Should I Test My Water for Nitrate & Nitrite?
For those with private wells, it is important to regularly test water quality, and this includes a nitrate test and nitrite test of water samples to have their concentrations measured. Although nitrate occurs naturally in surface water, a concentration higher than 3 mg/L typically indicates contamination from human activity. This is particularly true in agricultural areas where fertilizer use and animal waste are common.
The Environmental Protection Agency (EPA) has a maximum contaminant level for nitrate nitrogen in drinking water of 10 mg/L. Nitrite, on the other hand, has an EPA maximum contaminant level of 1 mg/L. Anything above these levels is considered harmful to human health.
As a quick check, you can look at the EPA Groundwater Data Table to see what percent of your state has concentrations of nitrate in groundwater above 5 mg/L. If you are on a public water system, you can check the Water Quality Report to see if any nitrate was detected. It is highly recommended to test your water if you live in one of these high-risk areas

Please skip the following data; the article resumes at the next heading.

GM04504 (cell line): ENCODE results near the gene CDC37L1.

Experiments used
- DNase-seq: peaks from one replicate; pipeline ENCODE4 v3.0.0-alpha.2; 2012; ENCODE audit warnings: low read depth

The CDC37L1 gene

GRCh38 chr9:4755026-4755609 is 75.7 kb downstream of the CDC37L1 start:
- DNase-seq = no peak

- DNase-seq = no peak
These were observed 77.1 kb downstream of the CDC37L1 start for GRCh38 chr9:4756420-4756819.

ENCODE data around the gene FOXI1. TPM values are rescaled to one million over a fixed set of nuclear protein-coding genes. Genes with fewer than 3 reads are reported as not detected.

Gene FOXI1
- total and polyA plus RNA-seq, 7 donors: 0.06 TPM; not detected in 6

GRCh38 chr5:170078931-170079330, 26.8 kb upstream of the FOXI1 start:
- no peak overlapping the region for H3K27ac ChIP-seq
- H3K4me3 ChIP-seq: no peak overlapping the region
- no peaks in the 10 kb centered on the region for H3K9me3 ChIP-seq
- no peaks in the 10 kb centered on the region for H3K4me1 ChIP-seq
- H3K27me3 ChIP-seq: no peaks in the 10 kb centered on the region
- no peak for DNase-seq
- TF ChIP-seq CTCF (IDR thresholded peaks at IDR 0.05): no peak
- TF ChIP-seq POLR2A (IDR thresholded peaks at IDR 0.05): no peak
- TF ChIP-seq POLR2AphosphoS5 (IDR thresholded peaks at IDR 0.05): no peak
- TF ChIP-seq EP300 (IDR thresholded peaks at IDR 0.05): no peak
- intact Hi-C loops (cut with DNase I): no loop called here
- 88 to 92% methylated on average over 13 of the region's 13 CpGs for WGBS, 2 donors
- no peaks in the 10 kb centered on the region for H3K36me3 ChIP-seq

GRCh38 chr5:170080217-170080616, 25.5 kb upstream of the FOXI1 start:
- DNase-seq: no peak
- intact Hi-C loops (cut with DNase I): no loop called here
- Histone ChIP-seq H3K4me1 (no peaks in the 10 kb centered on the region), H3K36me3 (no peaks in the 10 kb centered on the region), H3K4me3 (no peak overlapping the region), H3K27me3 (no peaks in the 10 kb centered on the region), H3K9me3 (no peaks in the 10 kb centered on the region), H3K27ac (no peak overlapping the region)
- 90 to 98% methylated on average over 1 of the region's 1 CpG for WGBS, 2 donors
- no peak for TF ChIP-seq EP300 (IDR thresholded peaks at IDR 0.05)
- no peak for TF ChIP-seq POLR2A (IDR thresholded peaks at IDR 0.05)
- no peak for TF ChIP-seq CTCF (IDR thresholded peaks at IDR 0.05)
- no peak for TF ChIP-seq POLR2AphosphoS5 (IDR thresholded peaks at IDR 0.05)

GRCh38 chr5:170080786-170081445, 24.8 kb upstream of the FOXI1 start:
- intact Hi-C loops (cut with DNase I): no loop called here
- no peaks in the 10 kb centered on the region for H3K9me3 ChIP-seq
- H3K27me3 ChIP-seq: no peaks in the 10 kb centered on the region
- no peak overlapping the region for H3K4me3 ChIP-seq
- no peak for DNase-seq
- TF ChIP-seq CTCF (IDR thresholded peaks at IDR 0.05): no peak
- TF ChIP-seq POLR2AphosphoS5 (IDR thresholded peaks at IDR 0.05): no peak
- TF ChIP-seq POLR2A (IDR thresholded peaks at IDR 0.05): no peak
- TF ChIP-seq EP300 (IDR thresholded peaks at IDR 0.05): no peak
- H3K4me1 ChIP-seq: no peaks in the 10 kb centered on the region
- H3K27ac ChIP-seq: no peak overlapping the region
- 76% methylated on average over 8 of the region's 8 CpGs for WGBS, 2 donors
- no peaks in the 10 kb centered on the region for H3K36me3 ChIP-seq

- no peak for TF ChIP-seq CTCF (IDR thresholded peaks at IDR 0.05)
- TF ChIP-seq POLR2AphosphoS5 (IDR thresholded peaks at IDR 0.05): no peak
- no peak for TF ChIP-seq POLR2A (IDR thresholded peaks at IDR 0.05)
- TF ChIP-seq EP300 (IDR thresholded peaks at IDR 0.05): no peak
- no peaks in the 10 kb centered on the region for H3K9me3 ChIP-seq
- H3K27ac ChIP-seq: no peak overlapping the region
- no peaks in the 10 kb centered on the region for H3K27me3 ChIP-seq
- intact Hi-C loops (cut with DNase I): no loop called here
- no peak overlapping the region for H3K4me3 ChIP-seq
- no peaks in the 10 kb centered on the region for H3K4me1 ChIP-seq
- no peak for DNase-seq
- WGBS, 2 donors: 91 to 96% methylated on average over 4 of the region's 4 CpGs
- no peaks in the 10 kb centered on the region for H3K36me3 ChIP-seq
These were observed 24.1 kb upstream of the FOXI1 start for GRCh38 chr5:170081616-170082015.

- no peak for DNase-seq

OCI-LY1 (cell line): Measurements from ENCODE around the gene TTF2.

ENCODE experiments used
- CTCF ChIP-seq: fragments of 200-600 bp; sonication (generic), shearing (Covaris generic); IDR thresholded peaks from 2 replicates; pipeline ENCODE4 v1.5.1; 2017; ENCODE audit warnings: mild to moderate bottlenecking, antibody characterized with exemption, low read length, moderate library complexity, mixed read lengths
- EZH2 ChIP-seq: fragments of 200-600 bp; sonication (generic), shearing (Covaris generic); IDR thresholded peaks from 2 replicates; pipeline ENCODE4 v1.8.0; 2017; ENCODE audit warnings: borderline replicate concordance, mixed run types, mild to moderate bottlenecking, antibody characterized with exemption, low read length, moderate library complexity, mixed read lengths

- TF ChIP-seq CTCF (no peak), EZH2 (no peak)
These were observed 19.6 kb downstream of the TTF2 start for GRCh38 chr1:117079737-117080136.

Elevated consumption of nitrate and nitrite in drinking water can be linked to negative health effects, such as:
- Thyroid disease
- Shortness of breath
- Excess heart rate
- Blue baby disease
Nitrate consumption is particularly sensitive for infants under 6 months who can become seriously ill or even die if untreated. Therefore, you should test your water more frequently if you are pregnant or have a newborn child.
For private well owners and even users of public water supplies, it is recommended to have an accredited laboratory test for nitrate levels at least once per year and then consider possible treatment options.
How To Test for Nitrate in Private Wells
Nitrates and nitrites have no taste, color, or odor, so nitrate testing is the only way to know if they are present and in what concentration. There are at-home nitrate testing kits that can inform you of nitrate levels, but the accuracy of these tests can vary widely. At-home kits are generally test strips or cadmium reduction kits.